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Hemp Industry Looking for Standards    06/17 06:34

   AURORA, Ore. (AP) -- A unit of wheat is called a bushel, and a standard 
weight of potatoes is called a century. But hemp as a fully legal U.S. 
agricultural commodity is so new that a unit of hemp seed doesn't yet have a 
universal name or an agreed-upon quantity.

   That's one example of the startling lack of uniformity --- and 
accountability --- in an industry that's sprung up almost overnight since the 
U.S. late last year removed hemp from the controlled substances list.

   A global hemp research lab announced Thursday in Oregon, coupled with a 
nascent national review board for hemp varieties and a handful of seed 
certification programs nationwide, are the first stabs at addressing those 
concerns --- and at creating accountability by standardizing U.S. hemp for a 
global market.

   "If you look at a lot of financial markets, they're all saying, 'People are 
investing in this, and we have no idea what to divide it by," said Jay Noller, 
head of Oregon State University's new Global Hemp Innovation Center. "We have 
hemp fiber. What is it? What's the standard length?"

   Oregon State's research hub will be the United States' largest and will 
offer a certification for hemp seed that guarantees farmers the seed they're 
buying is legitimate and legal. That's a critical need when individual hemp 
seeds are selling for $1.20 to $1.40 each --- and an acre of crop takes up to 
2,000 seeds, Noller said.

   Licensed hemp acreage in Oregon, which has an ideal climate for growing the 
crop, has increased six-fold since last year, earning Oregon the No. 3 spot for 
hemp cultivation after Montana and Colorado, according to Vote Hemp, which 
advocates for and tracks the industry in the U.S.

   Four other states --- North Dakota, Colorado, Tennessee and North Carolina 
--- also have hemp seed certification programs. Other U.S. universities, such 
as Cornell in Ithaca, New York, have hemp research programs, but Oregon State's 
will be the largest, built on years of hemp research done in test fields in 
China, Bosnia and Serbia and now at 10 research stations sprinkled across the 
state. On Thursday, Oregon State researchers began to sow their third crop in a 
field in Aurora.

   The new center dovetails with a greater movement to create a national 
infrastructure around hemp as the market explodes. Globally, the supply of hemp 
is less than 10% of the demand, and that's driving states like Oregon to rush 
to stake a claim in the international marketplace, Noller said.

   Across the U.S., the number of licensed acres of hemp jumped 204% from 2017 
to 2018, according to Vote Hemp. And the market for a hemp-derived extract 
called cannabidiol, or CBD, is expected to grow from $618 million in 2018 to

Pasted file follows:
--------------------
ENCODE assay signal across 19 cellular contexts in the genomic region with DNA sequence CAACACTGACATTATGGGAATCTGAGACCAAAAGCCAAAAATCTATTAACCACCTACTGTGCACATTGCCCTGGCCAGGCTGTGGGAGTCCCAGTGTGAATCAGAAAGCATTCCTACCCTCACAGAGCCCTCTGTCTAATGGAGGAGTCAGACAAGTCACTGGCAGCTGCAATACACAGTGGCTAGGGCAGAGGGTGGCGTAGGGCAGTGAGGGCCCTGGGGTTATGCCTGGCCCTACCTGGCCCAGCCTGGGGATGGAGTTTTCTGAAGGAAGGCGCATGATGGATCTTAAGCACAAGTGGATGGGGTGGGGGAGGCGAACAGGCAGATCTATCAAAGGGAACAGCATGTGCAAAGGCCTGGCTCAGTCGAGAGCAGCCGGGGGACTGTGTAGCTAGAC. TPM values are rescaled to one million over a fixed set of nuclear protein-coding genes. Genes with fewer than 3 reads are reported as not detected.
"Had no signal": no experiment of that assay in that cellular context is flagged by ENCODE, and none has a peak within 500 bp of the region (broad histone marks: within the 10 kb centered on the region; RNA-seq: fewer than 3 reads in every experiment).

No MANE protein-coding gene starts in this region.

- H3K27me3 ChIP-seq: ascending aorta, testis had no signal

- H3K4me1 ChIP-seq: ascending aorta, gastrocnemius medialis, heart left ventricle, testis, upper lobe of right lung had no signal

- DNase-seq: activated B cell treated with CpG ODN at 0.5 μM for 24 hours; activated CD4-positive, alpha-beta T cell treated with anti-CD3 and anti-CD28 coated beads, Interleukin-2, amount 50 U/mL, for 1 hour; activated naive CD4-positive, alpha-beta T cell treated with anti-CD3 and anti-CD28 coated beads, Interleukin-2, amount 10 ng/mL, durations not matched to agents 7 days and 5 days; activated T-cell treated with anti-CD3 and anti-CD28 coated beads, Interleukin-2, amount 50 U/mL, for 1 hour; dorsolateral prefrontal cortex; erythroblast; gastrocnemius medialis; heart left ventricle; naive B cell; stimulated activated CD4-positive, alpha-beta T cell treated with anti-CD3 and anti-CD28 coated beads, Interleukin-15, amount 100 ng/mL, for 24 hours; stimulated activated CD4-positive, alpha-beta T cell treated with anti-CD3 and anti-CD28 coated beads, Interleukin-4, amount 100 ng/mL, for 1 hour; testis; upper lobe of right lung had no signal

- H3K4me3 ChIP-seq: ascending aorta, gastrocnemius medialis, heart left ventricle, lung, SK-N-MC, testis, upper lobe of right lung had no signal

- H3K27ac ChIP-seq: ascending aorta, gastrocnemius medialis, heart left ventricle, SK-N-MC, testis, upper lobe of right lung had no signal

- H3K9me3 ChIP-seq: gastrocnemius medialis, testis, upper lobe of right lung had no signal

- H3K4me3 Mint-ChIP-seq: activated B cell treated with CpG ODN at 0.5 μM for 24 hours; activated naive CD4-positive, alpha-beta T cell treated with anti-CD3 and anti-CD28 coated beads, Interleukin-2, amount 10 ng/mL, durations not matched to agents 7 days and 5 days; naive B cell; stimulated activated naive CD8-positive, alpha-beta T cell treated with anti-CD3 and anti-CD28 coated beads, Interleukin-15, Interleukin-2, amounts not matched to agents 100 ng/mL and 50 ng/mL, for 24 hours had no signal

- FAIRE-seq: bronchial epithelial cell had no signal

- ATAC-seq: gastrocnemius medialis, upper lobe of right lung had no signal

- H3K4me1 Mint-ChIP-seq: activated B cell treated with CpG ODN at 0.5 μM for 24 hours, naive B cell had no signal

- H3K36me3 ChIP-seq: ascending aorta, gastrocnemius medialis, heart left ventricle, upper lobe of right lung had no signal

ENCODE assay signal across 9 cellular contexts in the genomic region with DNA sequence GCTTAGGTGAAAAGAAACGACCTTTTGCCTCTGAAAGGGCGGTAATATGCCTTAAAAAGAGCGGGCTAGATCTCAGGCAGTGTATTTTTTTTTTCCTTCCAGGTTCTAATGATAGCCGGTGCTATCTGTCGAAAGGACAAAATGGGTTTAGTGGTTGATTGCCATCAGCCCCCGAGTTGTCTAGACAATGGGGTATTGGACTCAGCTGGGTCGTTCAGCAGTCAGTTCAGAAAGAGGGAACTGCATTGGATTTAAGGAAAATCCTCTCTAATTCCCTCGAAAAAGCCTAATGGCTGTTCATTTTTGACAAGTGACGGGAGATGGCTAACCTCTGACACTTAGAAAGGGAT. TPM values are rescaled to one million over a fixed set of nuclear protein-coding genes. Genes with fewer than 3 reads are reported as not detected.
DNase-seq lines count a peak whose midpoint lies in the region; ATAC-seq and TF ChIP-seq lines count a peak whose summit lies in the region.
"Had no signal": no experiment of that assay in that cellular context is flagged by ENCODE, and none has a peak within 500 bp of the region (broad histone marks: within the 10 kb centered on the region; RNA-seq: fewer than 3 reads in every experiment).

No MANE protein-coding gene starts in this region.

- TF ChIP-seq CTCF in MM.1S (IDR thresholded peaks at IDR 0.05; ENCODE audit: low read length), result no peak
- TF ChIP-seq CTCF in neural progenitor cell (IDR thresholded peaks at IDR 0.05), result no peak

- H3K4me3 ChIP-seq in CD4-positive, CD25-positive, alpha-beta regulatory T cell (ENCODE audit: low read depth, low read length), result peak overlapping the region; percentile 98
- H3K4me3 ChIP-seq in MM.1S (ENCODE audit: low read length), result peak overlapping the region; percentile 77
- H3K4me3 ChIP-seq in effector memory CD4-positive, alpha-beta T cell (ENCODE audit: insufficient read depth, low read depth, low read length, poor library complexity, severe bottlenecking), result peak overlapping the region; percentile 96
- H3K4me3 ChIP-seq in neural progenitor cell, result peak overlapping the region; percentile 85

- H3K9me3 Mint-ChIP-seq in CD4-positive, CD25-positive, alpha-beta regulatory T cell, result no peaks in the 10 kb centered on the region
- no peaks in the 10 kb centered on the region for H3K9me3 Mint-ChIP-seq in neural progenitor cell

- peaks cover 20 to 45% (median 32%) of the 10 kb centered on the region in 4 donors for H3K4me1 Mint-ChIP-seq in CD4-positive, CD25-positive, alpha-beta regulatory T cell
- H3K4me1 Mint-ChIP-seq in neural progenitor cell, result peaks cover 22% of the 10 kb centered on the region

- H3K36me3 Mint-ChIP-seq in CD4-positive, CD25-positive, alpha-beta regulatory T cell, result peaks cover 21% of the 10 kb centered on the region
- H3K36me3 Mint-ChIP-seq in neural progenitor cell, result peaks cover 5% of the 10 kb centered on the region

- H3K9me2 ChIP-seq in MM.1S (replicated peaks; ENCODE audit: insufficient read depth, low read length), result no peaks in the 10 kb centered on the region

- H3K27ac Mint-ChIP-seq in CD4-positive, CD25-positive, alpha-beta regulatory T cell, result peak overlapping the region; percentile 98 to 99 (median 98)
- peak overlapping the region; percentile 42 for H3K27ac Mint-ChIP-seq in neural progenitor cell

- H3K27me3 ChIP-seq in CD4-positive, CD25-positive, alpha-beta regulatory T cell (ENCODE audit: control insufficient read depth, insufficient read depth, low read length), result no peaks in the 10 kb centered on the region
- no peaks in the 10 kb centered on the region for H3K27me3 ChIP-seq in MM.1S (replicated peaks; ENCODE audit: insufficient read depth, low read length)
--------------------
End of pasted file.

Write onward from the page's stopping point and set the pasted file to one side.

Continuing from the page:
$22 billion in 2022 as its popularity as a health aide skyrockets.

   The U.S. National Review Board for Hemp Varieties will start taking 
applications in the fall from growers who want to claim credit for specific 
genetic varieties of hemp. Once growers have secured a unique designation from 
the board, they can apply for a plant patent with the U.S. government so no 
other grower can produce that type of hemp.

   A meeting in Harbin, China, in early July will bring together members of the 
global hemp industry to start to hash out critical details such as what to call 
a unit of hemp seed or the standard length of hemp fiber, Noller said. Other 
countries, such as China, have been growing hemp for years, but the industry 
lacks a universal standard countries can apply to trade, he said.

   "This is the first time in U.S. history where we have a new crop that's 
suddenly gone from prohibited to no longer prohibited," Noller said. "We have 
never had something like this."

   Hemp growers like Trey Willison applauded the move toward greater 
transparency in a booming market.

   Some novice farmers are falling prey to seed sellers who secretly, or even 
unwittingly, market seed that grows into "hot" cannabis plants, with THC levels 
too high to market legally as hemp, he said.

   Hemp and marijuana are both cannabis plants but have different THC levels. 
Marijuana, illegal under federal law, refers to plants with more than a trace 
of THC. Hemp has almost no THC --- 0.3% or less under U.S. government standards.

   States with hemp programs test for THC in the crops, but do so after the 
plants are grown and close to harvest. Crops that test over the THC limit for 
hemp must be destroyed --- and farmers with bad seed might not know until it's 
too late, Willison said.

   In one case last year, an Oregon seed seller marketed seeds on Craigslist as 
having a 3-to-1 CBD to THC ratio --- but unbeknownst to farmers, the THC levels 
were still too high to be legal, he said. Several farms in Wisconsin, where 
agricultural hemp was just getting underway, bought the seeds and then went 
under when the resulting plants tested "hot," Willison said.

   The seeds "look identical, and you can't tell them apart until four months 
into the year, when you know something's wrong," he said. "A bunch of farms 
failed, and it originated in Oregon."

   Other sellers are marking up the cost of what he called "garbage seed" as 
much as 1,000 times, said Willison, who started Unique Botanicals in 
Springfield, about 100 miles (160 kilometers) south of Portland, after leaving 
his marijuana-growing business due to a glut of weed in the Oregon market.

   "A lot of people say, 'Is your seed certified?' and there's no such thing as 
certified seed right now. There's no test, there's no oversight. ... There's no 
proof of where the seed is coming from," he said.

   "They're trying. It's at the very beginning, for sure, but they are trying 
to do something about this mess."


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